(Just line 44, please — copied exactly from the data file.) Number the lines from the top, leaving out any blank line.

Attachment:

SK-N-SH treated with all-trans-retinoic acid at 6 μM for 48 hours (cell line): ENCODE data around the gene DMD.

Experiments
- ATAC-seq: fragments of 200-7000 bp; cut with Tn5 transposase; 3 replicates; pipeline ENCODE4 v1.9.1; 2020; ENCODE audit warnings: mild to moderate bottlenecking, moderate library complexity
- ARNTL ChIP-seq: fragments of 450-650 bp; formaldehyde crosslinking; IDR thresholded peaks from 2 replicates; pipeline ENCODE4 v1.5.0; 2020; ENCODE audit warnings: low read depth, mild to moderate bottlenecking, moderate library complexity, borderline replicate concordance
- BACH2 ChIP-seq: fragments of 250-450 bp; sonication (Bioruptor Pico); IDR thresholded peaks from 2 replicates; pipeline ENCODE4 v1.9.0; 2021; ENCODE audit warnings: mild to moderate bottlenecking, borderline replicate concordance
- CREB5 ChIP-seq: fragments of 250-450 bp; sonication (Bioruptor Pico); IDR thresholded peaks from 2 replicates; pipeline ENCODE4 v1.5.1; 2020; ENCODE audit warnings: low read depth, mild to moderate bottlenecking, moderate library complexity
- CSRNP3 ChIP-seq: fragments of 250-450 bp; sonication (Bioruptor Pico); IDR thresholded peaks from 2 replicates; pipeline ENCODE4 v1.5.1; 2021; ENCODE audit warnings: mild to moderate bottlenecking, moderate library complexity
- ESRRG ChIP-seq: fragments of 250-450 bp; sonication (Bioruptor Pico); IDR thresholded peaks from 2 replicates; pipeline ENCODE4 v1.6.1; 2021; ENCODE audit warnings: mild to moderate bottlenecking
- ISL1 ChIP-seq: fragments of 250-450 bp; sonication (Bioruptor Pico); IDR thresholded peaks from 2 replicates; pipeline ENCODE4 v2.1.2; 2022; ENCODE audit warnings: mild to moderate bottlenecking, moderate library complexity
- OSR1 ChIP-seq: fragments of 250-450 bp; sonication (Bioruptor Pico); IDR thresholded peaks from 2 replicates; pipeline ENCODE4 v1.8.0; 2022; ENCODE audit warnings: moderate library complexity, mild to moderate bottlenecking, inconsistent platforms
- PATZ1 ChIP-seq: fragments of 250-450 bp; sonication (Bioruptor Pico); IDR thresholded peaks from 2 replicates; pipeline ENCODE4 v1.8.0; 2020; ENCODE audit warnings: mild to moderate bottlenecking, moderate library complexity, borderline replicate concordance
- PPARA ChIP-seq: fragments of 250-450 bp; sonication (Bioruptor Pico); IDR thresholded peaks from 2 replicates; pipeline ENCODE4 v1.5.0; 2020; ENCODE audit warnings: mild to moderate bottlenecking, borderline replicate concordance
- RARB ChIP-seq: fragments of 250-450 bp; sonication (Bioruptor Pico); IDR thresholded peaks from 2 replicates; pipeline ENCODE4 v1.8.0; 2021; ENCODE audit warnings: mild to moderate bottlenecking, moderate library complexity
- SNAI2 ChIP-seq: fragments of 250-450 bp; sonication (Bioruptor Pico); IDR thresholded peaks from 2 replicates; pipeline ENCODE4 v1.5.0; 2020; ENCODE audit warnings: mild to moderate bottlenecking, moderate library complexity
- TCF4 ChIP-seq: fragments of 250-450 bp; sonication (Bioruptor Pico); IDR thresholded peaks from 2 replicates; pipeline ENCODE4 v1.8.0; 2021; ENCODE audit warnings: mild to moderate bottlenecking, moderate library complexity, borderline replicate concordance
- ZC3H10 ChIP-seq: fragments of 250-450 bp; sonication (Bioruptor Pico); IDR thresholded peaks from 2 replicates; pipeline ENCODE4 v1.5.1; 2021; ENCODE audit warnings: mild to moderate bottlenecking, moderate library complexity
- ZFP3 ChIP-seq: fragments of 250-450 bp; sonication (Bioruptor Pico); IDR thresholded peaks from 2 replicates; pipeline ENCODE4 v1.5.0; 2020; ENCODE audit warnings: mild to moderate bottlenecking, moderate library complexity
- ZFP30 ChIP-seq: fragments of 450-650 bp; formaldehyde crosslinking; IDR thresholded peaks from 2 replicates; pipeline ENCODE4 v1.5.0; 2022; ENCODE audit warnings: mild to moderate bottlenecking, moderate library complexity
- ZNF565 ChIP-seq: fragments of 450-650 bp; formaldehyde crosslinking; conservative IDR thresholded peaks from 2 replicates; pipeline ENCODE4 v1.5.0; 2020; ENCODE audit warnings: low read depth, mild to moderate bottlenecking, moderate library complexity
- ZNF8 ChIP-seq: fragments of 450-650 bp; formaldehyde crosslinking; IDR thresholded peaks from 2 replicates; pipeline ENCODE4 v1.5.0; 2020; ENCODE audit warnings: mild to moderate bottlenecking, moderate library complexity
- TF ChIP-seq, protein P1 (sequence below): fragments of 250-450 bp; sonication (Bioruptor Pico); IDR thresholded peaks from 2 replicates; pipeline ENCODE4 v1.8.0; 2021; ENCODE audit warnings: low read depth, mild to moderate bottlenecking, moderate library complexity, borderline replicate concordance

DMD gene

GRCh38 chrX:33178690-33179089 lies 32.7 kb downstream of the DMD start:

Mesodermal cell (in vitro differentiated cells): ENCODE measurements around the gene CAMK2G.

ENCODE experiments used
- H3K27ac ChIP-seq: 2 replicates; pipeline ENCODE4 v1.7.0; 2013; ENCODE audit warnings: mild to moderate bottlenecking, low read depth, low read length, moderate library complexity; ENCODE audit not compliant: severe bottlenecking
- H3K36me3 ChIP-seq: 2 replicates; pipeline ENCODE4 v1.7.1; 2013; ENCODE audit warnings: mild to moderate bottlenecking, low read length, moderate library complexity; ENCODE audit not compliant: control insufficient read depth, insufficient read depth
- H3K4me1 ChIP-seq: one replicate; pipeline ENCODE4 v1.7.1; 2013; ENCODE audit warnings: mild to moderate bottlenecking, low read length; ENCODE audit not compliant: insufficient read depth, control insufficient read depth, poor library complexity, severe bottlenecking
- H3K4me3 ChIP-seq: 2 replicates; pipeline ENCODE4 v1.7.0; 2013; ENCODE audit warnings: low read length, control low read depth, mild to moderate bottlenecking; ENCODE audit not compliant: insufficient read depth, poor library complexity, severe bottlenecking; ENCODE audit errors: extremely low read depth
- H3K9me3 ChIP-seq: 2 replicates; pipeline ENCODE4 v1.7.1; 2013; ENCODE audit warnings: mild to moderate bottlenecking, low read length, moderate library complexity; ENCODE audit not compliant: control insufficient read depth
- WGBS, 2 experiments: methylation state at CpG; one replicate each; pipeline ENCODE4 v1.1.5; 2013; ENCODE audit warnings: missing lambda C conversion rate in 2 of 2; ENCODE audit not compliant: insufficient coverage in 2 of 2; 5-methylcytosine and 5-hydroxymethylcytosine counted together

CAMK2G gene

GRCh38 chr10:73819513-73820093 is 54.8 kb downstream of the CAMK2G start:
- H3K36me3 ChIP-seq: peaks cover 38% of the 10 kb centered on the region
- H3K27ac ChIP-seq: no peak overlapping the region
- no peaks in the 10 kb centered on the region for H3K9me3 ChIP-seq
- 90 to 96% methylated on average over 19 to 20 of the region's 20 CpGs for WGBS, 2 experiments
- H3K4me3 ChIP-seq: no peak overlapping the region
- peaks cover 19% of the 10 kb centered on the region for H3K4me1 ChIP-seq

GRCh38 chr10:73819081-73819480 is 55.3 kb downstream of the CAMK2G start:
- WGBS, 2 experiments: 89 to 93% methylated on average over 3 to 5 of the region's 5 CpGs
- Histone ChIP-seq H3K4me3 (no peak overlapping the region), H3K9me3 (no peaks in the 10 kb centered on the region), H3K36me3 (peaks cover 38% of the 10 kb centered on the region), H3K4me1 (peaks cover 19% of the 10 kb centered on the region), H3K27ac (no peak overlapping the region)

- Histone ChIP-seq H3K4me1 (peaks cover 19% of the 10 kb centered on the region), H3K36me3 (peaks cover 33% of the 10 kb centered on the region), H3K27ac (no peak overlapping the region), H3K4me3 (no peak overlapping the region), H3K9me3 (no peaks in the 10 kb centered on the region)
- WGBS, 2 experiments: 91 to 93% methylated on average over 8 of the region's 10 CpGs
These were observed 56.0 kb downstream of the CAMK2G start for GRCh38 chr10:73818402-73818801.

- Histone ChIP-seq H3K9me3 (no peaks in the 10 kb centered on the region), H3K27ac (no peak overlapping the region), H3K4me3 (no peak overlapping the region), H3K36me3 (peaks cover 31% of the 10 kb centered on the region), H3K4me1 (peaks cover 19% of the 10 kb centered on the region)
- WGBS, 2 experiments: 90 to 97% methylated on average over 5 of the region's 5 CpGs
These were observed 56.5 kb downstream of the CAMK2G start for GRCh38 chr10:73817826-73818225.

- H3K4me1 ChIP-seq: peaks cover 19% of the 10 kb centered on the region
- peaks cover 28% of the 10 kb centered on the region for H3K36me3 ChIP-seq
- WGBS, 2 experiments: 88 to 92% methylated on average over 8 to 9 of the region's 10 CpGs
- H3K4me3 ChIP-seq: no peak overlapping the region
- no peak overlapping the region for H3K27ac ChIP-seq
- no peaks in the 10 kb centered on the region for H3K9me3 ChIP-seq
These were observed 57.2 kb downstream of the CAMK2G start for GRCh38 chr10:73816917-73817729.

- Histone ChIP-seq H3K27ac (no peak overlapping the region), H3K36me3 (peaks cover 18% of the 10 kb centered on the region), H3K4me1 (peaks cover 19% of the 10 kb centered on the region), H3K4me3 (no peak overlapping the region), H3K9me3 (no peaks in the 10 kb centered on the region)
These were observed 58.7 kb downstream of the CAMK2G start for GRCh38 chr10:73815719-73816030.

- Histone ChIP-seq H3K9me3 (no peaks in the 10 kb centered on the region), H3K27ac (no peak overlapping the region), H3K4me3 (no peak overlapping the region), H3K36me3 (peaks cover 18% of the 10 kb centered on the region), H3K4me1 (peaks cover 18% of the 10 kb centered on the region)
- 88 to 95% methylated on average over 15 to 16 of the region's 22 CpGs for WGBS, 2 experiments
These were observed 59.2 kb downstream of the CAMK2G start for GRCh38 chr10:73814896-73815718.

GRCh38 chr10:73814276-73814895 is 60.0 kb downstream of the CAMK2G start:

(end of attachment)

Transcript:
- WGBS, 2 experiments: 91 to 93% methylated on average over 8 of the region's 10 CpGs